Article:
Syria's uprising began with peaceful protests but with attacks by army defectors on government troops increasing, it is fast turning into a civil war.
Dozens of soldiers loyal to the regime of President Bashar al Assad were reported killed in the latest clashes in the province of Deraa.
Every week new videos emerge on social networking websites showing men in Syrian army uniforms apparently declaring their allegiance to the opposition.
These defectors are part of a growing force calling itself the Free Syrian Army.
Commanded from Turkey, it claims to have recruited 10,000 men.
An armed rebellion was perhaps inevitable in the face of the regime's ongoing crackdown against civilians, but it may also make the Syrian crisis even bloodier and harder to resolve.
Unlike Libya, where the armed uprising had the support of a united opposition in the form of the National Transitional Council, in Syria it is not clear who the Syrian Free Army represents.
The force's stated aim is to protect the Syrian people.
Presumably that includes ousting Mr Assad.
But the question remains, what then?
The opposition to the regime is fragmented in terms of ideology and tactics.
Some protesters have called for international military intervention while others believe it is matter for the Syrian people to resolve.
The splits were starkly illustrated when the Arab League invited some members of the opposition for talks, only for the delegates to be pelted with eggs by protesters who claimed they were "collaborators" sent by Mr Assad's regime.
The international community, including the Arab world, now wants to start planning a future without Bashar al Assad by reaching out to the opposition.
But the regime's opponents have as yet failed to unite behind a clear strategy for bringing an end to the Assad dynasty after 40 years.
Even the president's enemies fear a power vacuum in Syria might be more dangerous that the ongoing repression of the regime.
A full-scale civil war might produce that vacuum. It seems certain to increase the bloodshed.
US congresswoman Gabrielle Giffords has spoken publicly about her recovery for the first time since she was shot in the head 10 months ago.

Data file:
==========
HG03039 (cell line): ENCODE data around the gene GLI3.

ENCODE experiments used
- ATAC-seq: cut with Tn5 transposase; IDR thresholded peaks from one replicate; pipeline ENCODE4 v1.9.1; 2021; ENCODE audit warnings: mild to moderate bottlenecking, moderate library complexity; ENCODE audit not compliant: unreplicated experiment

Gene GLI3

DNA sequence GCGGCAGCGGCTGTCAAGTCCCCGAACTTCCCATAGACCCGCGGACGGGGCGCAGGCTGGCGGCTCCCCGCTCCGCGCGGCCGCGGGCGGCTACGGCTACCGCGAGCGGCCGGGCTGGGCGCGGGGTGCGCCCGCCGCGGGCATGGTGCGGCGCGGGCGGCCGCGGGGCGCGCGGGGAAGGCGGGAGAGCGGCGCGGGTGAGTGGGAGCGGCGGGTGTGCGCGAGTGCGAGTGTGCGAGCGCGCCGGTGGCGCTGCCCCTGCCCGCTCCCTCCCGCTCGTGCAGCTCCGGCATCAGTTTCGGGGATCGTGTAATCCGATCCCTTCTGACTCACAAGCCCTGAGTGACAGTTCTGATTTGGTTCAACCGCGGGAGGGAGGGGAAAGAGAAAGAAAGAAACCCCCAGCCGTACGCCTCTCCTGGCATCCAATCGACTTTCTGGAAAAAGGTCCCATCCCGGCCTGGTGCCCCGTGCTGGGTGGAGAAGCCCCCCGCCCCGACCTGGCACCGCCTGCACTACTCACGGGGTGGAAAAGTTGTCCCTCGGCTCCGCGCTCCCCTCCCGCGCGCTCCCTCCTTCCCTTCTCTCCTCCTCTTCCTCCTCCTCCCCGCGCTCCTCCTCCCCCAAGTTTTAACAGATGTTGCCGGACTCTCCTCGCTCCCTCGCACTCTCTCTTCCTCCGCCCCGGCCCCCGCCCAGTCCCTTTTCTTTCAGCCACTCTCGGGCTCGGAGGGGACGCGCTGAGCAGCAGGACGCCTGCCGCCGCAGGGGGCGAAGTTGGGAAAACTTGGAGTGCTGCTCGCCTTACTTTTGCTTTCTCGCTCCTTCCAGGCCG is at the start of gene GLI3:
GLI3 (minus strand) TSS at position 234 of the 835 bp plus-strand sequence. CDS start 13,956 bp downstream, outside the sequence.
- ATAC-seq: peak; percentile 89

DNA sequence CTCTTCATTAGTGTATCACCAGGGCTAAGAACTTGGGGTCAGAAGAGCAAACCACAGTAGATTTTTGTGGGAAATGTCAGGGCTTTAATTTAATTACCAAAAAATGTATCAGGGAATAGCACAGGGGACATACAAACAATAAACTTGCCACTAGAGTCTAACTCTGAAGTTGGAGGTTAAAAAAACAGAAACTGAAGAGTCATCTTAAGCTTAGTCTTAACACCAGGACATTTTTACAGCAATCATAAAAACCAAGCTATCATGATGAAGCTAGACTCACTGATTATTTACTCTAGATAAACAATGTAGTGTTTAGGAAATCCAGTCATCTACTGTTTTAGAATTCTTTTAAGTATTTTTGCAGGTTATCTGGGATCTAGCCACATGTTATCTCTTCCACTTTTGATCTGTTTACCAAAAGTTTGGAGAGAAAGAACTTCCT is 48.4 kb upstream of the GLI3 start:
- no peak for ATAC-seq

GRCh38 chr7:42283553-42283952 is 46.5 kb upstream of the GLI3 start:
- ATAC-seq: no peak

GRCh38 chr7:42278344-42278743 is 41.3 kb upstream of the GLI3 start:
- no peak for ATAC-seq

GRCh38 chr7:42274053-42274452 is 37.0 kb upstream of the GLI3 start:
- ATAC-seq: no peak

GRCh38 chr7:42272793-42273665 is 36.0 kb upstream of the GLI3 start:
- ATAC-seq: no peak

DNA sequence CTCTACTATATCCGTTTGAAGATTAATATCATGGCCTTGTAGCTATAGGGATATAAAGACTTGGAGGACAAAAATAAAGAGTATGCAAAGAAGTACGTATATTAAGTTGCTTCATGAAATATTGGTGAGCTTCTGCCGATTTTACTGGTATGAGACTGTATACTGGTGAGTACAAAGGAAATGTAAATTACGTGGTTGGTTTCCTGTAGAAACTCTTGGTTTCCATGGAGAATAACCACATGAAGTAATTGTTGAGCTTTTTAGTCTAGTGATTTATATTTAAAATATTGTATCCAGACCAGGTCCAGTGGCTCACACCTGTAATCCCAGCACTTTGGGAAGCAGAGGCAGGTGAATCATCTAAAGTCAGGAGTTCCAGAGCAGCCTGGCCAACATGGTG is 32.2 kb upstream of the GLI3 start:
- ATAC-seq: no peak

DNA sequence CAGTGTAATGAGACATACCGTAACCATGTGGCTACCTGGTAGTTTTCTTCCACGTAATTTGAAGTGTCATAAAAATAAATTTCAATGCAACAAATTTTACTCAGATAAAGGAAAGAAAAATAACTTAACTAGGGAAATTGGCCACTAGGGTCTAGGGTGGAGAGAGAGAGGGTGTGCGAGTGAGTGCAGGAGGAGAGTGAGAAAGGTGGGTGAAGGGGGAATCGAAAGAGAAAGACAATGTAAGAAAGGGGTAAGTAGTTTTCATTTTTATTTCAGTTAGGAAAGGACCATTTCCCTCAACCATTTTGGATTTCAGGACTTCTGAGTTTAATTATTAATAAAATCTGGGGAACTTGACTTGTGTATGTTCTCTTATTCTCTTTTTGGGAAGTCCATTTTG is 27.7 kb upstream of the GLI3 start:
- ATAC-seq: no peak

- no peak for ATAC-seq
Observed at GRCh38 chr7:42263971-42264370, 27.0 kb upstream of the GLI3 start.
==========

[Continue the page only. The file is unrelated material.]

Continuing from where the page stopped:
The politician struggled to form her sentences as she told Diane Sawyer for ABC's 20/20 programme she was feeling "pretty good" but that her battle for health was "difficult".
Mrs Giffords, who was shot during a rampage in Tucson last January in which six people were killed and 13 wounded, said she will not return to Congress until she is "better".
She spoke out as she and her astronaut husband Mark Kelly published their memoirs - Gabby: A Story Of Courage And Hope - charting their ordeal since the shooting.
Asked if she wanted to return to Congress, Mrs Giffords said: "No. Better." As she gestured as if requiring help to form the words, her husband said: "She wants to get better."
Pushed on whether she was thinking of returning to her previous job if she does recover enough, she added: "Yes, yes, yes."
There has been speculation about Mrs Giffords' career plans since the Arizona Democrat appeared in the House this summer to cast a vote on the debt ceiling increase.
But although the interview showed her confidence and determination, she also appeared far from able to carry on a detailed conversation.
She spoke in a clear voice but in halting phrases, replying to questions about how she was feeling and how she had fared since the shooting by saying: "Pretty good ... Difficult ... Strong, strong, strong."
The interview was accompanied by a video Mrs Giffords' husband shot documenting her recovery.
The initial days and weeks showed her struggling to understand what had happened and to communicate in the most basic forms, before she is seen slowly learning to speak and smile again.
More than 80 Conservatives are expected to back calls for the Government to take action on soaring petrol prices as Downing Street agrees not to instruct its MPs how to vote.